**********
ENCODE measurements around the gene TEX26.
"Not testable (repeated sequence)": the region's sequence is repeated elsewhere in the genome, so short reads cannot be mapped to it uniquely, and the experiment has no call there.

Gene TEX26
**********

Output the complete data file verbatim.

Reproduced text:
ENCODE measurements around the gene TEX26.
"Not testable (repeated sequence)": the region's sequence is repeated elsewhere in the genome, so short reads cannot be mapped to it uniquely, and the experiment has no call there.

Gene TEX26